Estimating the Economic Cost of Substance Abuse Treatment

Few studies have estimated the economic cost and benefits of substance abuse treatment services. French and McGeary have developed a data collection instrument and method for estimating the economic cost of substance abuse treatment programs. The Drug Abuse Treatment Cost Analysis Program (DATCAP) is based on standard economic principles and the method has been tested in two drug abuse intervention studies. Findings from case studies at three treatment programs are presented to demonstrate the feasibility and reliability of the instrument. The estimation methods and results can be used by treatment programs for self-evaluation purposes and by researchers who are interested in performing cost-effectiveness or benefit-cost analyses of substance abuse services. French, M.T. and McGeary, K.A., Health Economics, Vol 5, pp. 539-544, 1997.

A Structured Instrument for Estimating the Economic Cost of Drug Abuse Treatment,the Drug Abuse Treatment Cost Analysis Program (DATCAP)

Drug abuse treatment programs need to know the cost of the services they provide since public and private funding is now being linked to cost and performance measures, and since programs can use financial data to improve efficiency. However, most program staff lack the knowledge to perform a cost analysis, and little user-friendly assistance is available. Furthermore, not all cost methods are consistent, which can lead to noncomparable estimates that are difficult to use for policy or planning purposes. This study reports on a cost methodology developed to provide treatment programs with a needed technical assistance tool. The Drug Abuse Treatment Cost Analysis Program (DATCAP), a structured and scientifically-based instrument for estimating the economic cost of treatment services, is discussed, as is a companion instrument to analyze treatment financing: the Drug abuse Treatment Financing Analysis Program (DATFin). The DATCAP User's Manual, which will enable individual programs to begin collecting the necessary data and estimating economic costs at their own clinics, is described. French, M.T. Dunlap, L.J., Zarkin, G.A., McGeary, K.A., McLellan, A.T. Journal of Substance Abuse Treatment, 14(4), pp. 1-11, 1997.

Modeling Missing Data

In a paper presented at the American Society of Criminology, in November, 1997, Strauss and Falkin discussed early findings of a new methodological approach to examine non-ignorable nonresponse in a sample of (approx. 330) women offenders in drug treatment in New York City. In their sample, about 17 percent self-reported HIV infection. An analysis taking missing data into account increased the upper bound estimate of seroprevalence to 35 percent. Strauss, S. & Falkin, G. Modeling the Missing Data Mechanism: An Exploration into the Unknown, Presented at the Annual Meeting of the American Society of Criminology, San Diego, November 1997.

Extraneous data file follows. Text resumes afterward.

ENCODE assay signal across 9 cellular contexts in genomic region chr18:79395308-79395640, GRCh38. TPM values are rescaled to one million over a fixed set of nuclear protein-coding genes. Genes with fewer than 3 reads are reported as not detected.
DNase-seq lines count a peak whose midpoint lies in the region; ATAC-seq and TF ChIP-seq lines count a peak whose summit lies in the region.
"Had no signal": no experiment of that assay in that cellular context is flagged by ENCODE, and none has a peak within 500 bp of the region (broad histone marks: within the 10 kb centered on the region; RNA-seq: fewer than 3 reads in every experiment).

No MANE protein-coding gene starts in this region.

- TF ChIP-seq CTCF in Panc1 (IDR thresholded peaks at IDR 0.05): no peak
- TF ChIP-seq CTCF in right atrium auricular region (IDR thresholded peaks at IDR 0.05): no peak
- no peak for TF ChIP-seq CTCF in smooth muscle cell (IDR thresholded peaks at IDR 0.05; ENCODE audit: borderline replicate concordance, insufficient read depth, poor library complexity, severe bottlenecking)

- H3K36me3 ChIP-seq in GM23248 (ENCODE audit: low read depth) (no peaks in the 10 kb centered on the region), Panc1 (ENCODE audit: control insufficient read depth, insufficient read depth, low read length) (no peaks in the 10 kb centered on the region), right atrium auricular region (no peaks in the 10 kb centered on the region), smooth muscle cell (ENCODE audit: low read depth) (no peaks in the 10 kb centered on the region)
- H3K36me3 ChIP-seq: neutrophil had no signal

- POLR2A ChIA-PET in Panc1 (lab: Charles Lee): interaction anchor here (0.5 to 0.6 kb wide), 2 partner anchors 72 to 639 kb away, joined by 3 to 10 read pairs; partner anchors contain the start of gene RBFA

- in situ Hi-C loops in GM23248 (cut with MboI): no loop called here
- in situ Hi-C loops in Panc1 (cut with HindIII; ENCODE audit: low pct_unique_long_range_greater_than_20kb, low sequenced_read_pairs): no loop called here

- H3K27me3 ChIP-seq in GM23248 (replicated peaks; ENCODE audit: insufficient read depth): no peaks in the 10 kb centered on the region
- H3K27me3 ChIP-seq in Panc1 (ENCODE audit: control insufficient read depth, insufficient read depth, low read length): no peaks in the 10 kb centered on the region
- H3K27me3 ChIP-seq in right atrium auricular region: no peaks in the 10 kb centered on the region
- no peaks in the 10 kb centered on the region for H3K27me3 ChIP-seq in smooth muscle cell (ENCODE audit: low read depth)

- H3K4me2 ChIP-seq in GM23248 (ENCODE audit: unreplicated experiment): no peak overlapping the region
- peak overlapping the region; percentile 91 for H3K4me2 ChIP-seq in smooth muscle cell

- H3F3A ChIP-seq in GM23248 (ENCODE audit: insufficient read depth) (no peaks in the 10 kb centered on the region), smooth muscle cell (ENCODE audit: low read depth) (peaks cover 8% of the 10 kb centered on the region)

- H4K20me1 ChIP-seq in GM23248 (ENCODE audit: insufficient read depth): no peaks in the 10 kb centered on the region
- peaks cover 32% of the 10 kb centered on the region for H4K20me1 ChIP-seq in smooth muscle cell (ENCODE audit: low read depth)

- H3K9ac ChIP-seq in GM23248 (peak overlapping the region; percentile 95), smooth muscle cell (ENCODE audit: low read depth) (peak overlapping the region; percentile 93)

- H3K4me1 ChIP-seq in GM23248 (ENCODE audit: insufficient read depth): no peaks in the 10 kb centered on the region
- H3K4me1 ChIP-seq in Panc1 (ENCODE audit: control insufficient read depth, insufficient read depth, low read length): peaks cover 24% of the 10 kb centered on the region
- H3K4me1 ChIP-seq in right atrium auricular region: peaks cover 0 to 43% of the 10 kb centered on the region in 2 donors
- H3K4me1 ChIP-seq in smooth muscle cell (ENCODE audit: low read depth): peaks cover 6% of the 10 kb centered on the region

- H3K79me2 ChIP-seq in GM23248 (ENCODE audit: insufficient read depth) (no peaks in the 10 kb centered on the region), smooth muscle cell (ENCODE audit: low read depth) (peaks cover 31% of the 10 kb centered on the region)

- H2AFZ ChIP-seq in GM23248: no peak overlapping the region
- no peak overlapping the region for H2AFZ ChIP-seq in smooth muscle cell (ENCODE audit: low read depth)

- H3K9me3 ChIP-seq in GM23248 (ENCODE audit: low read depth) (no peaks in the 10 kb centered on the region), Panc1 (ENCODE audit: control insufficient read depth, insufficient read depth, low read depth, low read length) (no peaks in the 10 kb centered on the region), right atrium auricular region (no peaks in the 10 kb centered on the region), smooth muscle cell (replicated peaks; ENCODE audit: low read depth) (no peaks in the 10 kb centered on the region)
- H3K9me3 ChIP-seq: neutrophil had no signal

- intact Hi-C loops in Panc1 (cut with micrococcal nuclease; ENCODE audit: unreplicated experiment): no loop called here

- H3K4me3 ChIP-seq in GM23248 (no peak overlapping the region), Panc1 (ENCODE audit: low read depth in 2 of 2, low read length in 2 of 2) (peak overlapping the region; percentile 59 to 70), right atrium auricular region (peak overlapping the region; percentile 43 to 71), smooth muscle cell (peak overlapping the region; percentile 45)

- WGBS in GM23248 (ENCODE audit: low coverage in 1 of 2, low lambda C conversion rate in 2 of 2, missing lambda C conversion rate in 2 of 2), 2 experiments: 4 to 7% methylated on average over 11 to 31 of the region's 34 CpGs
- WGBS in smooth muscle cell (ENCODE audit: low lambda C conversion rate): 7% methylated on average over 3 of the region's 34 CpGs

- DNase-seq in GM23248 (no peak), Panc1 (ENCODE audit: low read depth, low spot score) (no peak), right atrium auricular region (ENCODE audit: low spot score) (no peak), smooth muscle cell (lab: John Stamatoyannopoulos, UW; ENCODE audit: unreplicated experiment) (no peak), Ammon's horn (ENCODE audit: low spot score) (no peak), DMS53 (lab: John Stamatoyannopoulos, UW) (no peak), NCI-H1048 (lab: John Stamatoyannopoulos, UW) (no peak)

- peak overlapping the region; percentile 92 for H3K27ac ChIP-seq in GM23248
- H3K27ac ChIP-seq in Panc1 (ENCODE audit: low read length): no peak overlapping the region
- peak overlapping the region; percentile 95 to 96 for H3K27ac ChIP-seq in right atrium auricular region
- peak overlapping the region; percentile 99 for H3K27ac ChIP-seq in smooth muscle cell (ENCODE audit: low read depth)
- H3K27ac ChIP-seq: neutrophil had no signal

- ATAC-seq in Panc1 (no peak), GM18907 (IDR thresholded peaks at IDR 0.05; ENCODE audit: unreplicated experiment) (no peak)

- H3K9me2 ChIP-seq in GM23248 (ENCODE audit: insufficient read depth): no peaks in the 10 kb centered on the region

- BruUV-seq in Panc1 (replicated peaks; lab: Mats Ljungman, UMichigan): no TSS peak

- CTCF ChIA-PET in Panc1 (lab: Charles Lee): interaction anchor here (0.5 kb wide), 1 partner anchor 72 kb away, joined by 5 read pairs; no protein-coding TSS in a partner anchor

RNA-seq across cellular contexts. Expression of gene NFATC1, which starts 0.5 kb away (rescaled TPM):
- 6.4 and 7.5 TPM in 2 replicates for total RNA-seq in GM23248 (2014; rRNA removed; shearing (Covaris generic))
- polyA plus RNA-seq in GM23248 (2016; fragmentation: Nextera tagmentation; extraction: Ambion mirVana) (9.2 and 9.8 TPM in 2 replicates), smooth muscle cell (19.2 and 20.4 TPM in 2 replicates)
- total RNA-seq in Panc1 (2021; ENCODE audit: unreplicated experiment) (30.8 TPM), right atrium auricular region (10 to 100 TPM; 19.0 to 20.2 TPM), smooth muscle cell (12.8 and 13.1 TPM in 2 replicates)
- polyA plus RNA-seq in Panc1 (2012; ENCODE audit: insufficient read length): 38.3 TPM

A Bi-Costal Comparison of Criminal Activity and Drug Use

In November 1997, Falkin and Strauss presented findings from Project WORTH (Women's Options for Recovery Treatment and Health), a large scale evaluation of treatment programs that serve women mandated into treatment in New York City and Portland, Oregon. They found that three-quarters of the women in New York City used crack, while methamphetamine was the most commonly used drug in the Portland sample (reported by over 50% of women). Over three quarters of the women in both cities reported use of stimulants, including cocaine, crack, methamphetamine, and other amphetamines. Injection drug use was more prevalent in the Portland sample. Falkin, G. & Strauss, S., East Coast Meets West Coast: A Comparison of Criminal Activity and Drug Use Among Women in New York City and Portland, Oregon. Presented at the Annual Meeting of the American Society of Criminology, San Diego, November 1997.

Health Needs of Women in Drug Treatment

In a study of 500 women who entered drug treatment programs through the criminal justice system in New York, Falkin and Strauss found that nearly half rated their health as only fair or poor. This is an unfavorable comparison with women in the general population. The most frequently cited health problems were lung problems, gynecological problems, excessive undesired weight loss, night sweats, and HIV/AIDS. Almost one third of the women perceived no connection between their drug use and physical health, and only 20% recognized a close connection between their drug use and health. Health status was poorest among long-time drug users. Falkin, G. and Strauss, S., Emotional and Physical Health Problems and Needs of Women in Drug Treatment, paper presented at the American Public Health Association, Indianapolis, November 1997.

Potential for Child Abuse

Falkin and Strauss found average scores on the Child Abuse Potential Inventory (CAP) among women substance-abusing offenders with minor children (N=300) were in the same range as scores for individuals convicted of child abuse. These scores were significantly higher for women with psychological problems and those who had experienced physical abuse as children. The children of these women may be at high risk for abuse if the women do not receive appropriate interventions after treatment. Falkin, G. and Strauss, S., The Potential for Child Abuse Among Women Offenders Who Abuse Substances, paper presented at the 7th International Conference on Family Violence, Durham, New Hampshire, June 1997.

Predicting Treatment Outcomes for Felony Drug Offenders

In a study of 150 treatment admissions to the Drug Treatment Alternative Program (DTAP), Belenko examined factors that predict length of treatment and treatment outcomes for felony drug offenders diverted into residential treatment. He found that 70 percent of the DTAP clients were still in treatment after one year. Those that did drop out tended to have more extensive involvement in drug dealing and earned more from dealing than those that stayed in treatment. Dropouts were also younger, scored higher on various measures of risk-taking, had higher psychological impairment scores, greater involvement with marijuana and less alcohol involvement, had a lower perceived level of legal pressure to remain in treatment, and perceived prison as less aversive than those who remained in treatment. Belenko, S., Sufian, M, and Young, D. Predictors of Treatment Outcomes for Felony Drug Offenders: Individual Risk Factors and Legal Pressures. Presented at the Annual Conference of the American Society of Criminology, San Diego, November 1997.